Profound shifts in the cultural status and presence of performance have recently been manifested through a number of related phenomena including the museological, archival and curatorial assimilation of Live Art; an increased profile of performance aesthetics within visual arts, theatre and contemporary dance practice; a ‘performative turn’ in critical theory and cultural studies; and a re-evaluation of performance phenomena that have hitherto been marginalised by critical consideration.

Against the backdrop of this institutional, theoretical and market embrace of performance and Live Art, Performance Matters asks whether such forms of cultural practice are now being taken seriously in culture more broadly, and how they may possess the potential to refashion understandings of what, and how, things matter in the contemporary world.

Between 2009 and 2012, Performance Matters is moving through three themed years of interlinked research activities. In its first year, working under the title Performing Idea (2009/10) the project investigated the shifting relations between performance practice and discourse, event and writing, by staging critical and creative exchanges between leading international figures in the performance studies field.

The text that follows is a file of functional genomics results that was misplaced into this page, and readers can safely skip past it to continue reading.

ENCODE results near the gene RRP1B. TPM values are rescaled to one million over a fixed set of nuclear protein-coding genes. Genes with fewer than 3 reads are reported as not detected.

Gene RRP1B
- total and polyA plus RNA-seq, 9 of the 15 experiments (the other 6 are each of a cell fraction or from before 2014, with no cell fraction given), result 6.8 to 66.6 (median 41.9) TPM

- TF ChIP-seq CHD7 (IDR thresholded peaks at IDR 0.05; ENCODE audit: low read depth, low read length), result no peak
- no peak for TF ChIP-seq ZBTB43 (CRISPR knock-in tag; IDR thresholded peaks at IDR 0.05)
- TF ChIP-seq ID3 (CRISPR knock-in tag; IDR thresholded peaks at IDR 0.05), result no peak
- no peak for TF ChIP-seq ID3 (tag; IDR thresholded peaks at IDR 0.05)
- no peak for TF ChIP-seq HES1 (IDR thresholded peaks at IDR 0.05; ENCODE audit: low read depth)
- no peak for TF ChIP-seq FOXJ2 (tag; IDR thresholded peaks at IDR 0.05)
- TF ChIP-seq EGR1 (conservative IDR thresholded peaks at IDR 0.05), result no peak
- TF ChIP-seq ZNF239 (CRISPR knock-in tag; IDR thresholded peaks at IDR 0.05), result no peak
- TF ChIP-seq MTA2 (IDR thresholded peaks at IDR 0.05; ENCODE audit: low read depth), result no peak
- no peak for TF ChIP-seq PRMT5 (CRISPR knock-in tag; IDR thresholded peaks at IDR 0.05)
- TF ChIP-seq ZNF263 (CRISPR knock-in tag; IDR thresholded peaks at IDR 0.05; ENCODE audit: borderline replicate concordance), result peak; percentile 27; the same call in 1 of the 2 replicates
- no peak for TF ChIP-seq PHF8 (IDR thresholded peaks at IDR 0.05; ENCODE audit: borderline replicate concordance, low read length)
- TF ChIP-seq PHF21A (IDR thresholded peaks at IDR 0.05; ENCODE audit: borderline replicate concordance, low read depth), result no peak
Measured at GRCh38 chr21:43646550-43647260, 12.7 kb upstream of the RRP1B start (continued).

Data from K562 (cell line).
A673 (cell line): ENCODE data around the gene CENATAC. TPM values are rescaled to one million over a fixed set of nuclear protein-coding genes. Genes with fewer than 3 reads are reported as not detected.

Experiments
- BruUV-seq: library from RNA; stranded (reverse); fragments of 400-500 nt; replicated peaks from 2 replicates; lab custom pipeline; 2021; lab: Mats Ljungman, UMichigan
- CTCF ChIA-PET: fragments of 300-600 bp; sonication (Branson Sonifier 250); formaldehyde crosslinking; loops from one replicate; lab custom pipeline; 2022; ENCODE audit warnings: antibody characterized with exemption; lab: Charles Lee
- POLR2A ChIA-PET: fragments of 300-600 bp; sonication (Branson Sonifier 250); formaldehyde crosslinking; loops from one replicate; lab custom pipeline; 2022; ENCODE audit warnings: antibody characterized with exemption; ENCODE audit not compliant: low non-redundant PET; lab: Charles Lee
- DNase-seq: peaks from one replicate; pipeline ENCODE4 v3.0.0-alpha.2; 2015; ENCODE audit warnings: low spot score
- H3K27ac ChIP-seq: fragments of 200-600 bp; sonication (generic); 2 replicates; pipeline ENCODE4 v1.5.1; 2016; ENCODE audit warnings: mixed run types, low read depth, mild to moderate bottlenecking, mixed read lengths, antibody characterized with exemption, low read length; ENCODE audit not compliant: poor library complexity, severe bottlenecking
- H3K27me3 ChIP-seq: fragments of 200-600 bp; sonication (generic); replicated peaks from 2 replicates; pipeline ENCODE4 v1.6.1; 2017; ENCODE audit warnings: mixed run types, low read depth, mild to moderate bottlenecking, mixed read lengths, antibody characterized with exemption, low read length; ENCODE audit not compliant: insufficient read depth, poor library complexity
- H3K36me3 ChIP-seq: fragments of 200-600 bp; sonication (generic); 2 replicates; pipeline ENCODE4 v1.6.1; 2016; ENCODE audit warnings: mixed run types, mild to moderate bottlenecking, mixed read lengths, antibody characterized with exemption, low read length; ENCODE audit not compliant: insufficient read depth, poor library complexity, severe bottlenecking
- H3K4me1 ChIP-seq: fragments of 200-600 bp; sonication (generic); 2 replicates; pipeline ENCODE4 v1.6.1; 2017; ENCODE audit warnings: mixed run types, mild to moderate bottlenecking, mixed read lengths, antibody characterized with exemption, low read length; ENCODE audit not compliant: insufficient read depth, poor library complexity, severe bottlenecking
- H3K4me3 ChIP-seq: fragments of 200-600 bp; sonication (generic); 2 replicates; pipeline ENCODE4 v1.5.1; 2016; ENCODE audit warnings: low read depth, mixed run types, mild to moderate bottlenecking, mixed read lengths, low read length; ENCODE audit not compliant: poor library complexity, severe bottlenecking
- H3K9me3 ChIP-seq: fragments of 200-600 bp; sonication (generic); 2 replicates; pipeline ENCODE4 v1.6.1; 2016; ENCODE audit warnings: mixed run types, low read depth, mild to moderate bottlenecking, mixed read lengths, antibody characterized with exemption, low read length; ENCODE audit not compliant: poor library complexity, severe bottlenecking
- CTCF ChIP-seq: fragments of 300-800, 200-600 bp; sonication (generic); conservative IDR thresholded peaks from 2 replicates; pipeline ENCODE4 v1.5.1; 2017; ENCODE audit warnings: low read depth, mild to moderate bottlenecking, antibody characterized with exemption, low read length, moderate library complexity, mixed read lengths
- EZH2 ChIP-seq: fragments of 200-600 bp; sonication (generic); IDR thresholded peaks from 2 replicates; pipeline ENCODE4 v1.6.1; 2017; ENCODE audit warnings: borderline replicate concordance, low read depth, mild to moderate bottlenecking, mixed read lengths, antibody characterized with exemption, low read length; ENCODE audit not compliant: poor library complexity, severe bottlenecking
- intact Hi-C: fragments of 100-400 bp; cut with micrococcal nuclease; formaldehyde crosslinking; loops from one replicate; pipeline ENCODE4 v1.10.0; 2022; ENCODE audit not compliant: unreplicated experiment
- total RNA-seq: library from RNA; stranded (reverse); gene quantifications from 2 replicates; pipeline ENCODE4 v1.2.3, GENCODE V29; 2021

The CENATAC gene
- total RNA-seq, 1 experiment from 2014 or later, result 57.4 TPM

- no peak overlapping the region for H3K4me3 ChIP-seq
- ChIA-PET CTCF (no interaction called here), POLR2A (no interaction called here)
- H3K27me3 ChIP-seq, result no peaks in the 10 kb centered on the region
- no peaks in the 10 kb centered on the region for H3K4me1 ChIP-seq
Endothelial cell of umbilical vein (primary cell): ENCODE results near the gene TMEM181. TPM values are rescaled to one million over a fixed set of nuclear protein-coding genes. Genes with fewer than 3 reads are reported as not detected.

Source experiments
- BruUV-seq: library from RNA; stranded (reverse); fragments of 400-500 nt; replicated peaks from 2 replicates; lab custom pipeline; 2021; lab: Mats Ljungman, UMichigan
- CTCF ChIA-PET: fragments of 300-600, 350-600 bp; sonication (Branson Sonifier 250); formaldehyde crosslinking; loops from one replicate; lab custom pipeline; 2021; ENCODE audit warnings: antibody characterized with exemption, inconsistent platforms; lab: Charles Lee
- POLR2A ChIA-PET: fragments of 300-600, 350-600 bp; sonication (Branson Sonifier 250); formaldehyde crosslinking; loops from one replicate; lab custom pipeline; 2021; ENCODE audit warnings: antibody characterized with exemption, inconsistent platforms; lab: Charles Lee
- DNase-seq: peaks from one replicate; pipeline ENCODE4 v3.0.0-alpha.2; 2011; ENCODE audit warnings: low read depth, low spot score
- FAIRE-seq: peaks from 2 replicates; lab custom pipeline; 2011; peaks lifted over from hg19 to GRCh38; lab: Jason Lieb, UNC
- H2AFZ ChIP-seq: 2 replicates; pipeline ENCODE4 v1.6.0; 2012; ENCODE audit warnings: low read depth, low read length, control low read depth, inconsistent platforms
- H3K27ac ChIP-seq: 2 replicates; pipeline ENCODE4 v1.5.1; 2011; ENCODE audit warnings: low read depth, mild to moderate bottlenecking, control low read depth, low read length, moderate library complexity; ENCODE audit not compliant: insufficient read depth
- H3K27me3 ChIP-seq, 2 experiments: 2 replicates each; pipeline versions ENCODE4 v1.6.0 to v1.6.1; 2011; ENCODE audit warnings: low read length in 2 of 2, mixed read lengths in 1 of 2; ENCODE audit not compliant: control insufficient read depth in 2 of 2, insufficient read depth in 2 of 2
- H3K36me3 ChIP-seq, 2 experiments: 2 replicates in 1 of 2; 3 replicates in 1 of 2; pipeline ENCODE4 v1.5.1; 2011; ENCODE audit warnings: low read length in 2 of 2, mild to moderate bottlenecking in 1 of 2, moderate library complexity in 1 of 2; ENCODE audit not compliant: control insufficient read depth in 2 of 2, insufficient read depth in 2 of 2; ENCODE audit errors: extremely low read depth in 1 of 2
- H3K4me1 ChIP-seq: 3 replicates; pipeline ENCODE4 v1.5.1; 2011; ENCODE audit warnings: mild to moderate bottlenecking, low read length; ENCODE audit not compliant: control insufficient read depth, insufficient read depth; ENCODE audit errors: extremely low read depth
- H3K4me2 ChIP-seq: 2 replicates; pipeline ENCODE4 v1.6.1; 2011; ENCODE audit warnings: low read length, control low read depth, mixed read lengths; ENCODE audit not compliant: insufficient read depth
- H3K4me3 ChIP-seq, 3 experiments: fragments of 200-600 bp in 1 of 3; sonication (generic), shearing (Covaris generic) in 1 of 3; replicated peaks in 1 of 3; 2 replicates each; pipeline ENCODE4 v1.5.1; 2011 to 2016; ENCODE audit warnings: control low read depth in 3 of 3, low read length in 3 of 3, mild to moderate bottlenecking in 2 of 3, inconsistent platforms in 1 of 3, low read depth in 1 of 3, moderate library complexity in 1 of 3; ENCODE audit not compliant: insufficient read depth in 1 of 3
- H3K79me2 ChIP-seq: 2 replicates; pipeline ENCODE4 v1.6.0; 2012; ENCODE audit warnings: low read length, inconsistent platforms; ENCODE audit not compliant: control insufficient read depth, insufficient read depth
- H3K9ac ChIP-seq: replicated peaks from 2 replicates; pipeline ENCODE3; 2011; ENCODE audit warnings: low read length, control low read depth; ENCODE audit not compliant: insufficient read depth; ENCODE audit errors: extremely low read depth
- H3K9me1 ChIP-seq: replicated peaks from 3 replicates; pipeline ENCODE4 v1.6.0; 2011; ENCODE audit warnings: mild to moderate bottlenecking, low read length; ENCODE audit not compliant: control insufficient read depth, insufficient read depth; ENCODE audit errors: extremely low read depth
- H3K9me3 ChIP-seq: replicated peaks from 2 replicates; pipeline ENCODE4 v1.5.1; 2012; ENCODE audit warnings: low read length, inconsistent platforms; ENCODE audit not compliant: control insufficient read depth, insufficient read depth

Now in its second year, under the title Trashing Performance (2010/11), marginal and degraded performance practices are being explored in order to produce critical and cultural innovations through non-institutional manifestations and informal disseminations. The final year of the project, framed under the theme Potentials of Performance (2011/12), will culminate in publications and talk events that will focus on questions of performance affect, political and cultural possibility.

Opening up the field of creative research to include perspectives and contributions from artists, scholars and other cultural practitioners, the project involves numerous innovative and exploratory events in London and internationally over the course of three years. These include the bringing together of pairings of academics and artists in dialogue projects; an exciting series of practical workshops involving early-career artists and leading writers, thinkers and artistic figures; two public international symposia; two innovative PhD projects; and a series of talks focused around the project’s concerns.

Performance Matters sets out to explore the interface between performance theory and practice, as well as differing approaches to performance within higher education institutions and the public sector. The project is co-directed by Dr Gavin Butt from Goldsmiths, University of London, Prof. Adrian Heathfield from Roehampton University, and Lois Keidan of the Live Art Development Agency. Convened between departments of Visual Culture and Drama, Theatre and Performance, the research moves between different academic traditions, as well as crossing the educational and cultural sectors, with the active partnership of the Live Art Development Agency working as co-curators.

Performance Matters invites the interest of an array of scholars, artists, curators, cultural workers and audiences across the fields of visual art, performance, theatre and dance. By addressing and reaching such a diverse and broad audience in this manner, Performance Matters seeks to generate a new field of possibilities for research on, and as, contemporary performance. We hope that this project will inspire the future practices of new generations of artists, performers and theorists.